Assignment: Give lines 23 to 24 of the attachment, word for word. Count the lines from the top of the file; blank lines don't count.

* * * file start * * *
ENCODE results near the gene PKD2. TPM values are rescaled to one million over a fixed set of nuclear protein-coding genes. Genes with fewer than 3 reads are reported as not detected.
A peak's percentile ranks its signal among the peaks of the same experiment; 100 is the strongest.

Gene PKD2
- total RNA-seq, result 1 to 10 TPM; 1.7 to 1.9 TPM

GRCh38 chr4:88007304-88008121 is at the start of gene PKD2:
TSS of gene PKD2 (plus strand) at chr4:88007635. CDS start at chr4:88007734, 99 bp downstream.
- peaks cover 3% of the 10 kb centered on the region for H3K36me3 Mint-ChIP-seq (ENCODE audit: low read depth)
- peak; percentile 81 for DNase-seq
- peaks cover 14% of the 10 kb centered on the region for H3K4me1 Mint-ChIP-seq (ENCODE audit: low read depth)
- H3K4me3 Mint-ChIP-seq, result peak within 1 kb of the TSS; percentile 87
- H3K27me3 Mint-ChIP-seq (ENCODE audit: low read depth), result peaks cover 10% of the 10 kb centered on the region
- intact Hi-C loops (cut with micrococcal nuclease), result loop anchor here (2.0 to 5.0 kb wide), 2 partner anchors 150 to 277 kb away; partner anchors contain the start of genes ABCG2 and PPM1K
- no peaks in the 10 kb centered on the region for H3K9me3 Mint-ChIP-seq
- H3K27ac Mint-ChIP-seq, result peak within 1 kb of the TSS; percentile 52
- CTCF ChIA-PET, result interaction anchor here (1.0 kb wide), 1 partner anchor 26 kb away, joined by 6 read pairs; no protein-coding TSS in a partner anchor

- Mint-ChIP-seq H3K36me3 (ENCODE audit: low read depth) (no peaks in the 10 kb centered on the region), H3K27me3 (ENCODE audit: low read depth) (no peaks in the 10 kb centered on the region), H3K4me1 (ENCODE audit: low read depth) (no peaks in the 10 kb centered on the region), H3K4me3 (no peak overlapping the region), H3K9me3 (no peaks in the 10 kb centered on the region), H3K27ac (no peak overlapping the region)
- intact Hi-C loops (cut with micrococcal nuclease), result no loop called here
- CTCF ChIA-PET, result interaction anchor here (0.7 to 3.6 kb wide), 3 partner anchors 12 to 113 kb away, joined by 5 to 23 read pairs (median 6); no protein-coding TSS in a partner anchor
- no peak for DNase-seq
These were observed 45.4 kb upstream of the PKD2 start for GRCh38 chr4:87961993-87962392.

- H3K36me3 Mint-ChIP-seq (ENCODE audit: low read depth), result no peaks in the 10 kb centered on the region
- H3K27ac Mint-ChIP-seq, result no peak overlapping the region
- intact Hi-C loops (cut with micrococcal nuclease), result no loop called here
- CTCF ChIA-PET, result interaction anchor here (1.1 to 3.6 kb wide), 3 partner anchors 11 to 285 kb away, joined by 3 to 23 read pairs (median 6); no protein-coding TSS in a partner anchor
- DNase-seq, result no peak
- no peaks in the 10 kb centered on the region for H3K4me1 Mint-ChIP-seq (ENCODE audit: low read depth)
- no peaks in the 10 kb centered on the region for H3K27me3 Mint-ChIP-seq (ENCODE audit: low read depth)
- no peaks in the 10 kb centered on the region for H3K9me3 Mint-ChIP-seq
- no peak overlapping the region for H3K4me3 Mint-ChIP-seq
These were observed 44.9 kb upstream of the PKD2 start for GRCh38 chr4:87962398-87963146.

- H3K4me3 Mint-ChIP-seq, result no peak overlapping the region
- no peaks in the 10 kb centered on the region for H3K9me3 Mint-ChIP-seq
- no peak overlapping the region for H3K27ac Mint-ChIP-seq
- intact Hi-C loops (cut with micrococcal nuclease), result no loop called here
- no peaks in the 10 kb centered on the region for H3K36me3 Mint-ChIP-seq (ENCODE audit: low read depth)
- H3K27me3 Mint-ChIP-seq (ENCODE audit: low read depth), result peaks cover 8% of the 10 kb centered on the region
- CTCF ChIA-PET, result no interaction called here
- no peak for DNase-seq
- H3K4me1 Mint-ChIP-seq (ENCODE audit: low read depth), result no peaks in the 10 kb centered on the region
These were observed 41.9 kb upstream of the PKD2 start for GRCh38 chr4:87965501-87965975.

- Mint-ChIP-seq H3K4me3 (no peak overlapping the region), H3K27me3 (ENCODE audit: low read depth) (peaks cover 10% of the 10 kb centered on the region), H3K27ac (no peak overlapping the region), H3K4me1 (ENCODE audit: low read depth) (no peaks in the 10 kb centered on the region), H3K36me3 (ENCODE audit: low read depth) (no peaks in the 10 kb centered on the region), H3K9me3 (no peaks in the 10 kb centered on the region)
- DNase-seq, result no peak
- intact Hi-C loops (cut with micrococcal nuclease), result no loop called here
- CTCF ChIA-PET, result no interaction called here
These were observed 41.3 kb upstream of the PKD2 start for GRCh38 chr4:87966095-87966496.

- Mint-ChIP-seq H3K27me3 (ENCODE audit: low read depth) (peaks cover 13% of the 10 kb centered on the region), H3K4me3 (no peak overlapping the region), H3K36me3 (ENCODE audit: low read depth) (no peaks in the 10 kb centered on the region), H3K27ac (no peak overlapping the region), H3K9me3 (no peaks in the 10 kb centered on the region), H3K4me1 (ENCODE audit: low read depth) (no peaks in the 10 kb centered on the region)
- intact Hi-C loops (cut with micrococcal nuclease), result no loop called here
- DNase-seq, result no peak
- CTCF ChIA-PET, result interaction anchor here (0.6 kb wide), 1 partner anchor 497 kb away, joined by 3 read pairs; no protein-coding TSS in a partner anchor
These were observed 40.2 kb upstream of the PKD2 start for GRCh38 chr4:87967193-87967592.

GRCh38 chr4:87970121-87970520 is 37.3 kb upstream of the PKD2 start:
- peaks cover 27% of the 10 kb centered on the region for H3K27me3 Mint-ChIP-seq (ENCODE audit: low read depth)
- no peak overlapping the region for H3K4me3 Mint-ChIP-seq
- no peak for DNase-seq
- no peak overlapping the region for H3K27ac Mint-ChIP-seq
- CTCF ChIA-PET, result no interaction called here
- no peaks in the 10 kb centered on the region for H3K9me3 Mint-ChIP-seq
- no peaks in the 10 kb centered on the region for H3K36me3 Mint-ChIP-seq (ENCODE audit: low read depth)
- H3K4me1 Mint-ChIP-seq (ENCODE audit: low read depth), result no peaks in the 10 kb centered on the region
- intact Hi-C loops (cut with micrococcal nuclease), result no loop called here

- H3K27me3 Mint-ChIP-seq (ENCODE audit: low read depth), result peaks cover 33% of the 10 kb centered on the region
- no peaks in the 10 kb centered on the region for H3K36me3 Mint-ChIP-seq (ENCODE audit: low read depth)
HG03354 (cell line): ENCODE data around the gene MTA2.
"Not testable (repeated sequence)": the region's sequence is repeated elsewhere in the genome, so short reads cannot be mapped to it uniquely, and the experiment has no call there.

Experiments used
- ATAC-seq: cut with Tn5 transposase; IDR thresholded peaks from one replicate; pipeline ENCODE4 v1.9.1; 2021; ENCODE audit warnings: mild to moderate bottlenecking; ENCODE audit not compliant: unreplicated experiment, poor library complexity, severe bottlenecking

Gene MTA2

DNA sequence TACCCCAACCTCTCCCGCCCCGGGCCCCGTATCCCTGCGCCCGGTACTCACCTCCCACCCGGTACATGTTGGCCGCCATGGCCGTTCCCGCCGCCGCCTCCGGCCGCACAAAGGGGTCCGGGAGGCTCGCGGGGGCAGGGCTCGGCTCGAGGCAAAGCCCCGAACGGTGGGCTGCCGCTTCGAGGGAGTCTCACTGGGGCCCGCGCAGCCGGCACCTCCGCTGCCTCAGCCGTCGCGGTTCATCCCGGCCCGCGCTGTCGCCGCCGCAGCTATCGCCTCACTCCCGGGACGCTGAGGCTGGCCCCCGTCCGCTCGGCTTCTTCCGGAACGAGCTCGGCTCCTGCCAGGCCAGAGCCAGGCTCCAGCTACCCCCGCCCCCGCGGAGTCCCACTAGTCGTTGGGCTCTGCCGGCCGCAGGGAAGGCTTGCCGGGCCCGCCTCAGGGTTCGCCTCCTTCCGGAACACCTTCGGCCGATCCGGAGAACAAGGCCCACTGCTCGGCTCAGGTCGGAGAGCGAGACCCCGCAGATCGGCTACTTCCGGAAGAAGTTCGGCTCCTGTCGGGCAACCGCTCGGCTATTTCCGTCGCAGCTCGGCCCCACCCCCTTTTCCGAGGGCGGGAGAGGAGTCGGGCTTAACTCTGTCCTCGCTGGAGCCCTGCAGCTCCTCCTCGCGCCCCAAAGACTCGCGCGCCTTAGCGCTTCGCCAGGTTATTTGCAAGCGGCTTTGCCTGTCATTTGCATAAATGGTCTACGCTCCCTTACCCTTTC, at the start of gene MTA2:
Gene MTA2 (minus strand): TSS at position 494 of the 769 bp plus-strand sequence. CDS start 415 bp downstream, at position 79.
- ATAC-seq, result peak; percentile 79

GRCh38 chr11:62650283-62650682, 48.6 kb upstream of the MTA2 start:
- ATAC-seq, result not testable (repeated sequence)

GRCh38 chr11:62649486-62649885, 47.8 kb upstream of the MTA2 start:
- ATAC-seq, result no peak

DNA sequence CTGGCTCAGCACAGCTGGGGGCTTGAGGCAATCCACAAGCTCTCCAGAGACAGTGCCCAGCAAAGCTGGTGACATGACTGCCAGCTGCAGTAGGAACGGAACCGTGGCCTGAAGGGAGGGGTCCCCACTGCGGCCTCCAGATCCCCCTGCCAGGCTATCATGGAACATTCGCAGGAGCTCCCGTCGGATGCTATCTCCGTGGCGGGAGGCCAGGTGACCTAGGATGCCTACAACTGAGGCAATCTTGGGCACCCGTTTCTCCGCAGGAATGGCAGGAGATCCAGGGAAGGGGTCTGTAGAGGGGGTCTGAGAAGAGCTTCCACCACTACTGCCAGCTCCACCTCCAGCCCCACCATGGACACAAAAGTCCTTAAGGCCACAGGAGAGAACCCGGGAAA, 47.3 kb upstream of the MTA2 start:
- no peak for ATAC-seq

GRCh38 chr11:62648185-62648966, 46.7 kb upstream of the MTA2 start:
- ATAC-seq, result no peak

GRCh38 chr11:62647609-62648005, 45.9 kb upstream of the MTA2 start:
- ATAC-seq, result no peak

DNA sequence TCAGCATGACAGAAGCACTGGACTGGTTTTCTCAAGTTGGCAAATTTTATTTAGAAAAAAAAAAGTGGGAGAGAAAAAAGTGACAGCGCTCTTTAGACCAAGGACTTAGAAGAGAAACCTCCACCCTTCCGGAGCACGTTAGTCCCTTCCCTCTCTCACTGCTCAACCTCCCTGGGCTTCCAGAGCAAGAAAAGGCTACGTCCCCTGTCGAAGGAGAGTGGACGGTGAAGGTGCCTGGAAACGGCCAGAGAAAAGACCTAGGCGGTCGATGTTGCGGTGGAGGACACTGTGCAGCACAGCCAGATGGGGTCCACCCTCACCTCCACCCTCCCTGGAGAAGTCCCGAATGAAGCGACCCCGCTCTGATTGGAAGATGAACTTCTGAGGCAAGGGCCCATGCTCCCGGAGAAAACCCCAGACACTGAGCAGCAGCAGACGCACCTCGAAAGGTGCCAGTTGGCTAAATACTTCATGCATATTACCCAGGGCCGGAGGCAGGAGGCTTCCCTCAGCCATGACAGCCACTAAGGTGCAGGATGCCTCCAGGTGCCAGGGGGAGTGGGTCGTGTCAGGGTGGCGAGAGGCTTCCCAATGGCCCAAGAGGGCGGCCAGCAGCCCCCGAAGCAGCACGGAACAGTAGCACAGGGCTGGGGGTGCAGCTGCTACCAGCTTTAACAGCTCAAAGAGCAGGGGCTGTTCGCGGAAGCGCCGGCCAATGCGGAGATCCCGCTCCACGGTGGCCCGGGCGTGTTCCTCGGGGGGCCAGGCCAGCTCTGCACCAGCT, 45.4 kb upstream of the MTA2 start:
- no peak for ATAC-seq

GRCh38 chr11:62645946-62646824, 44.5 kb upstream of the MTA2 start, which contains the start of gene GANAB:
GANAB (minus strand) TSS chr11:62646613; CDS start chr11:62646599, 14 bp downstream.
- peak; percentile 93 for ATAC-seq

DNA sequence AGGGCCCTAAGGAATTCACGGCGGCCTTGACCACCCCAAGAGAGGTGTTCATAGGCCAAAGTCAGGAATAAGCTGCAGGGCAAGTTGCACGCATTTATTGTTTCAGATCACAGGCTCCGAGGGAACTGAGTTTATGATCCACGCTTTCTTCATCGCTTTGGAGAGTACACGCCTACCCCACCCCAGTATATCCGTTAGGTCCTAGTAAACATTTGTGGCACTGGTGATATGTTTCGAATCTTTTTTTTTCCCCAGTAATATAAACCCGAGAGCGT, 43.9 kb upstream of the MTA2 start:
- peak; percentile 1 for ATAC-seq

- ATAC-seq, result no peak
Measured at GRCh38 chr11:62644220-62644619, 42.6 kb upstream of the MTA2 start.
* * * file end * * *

- intact Hi-C loops (cut with micrococcal nuclease), result no loop called here
- CTCF ChIA-PET, result interaction anchor here (1.1 to 3.6 kb wide), 3 partner anchors 11 to 285 kb away, joined by 3 to 23 read pairs (median 6); no protein-coding TSS in a partner anchor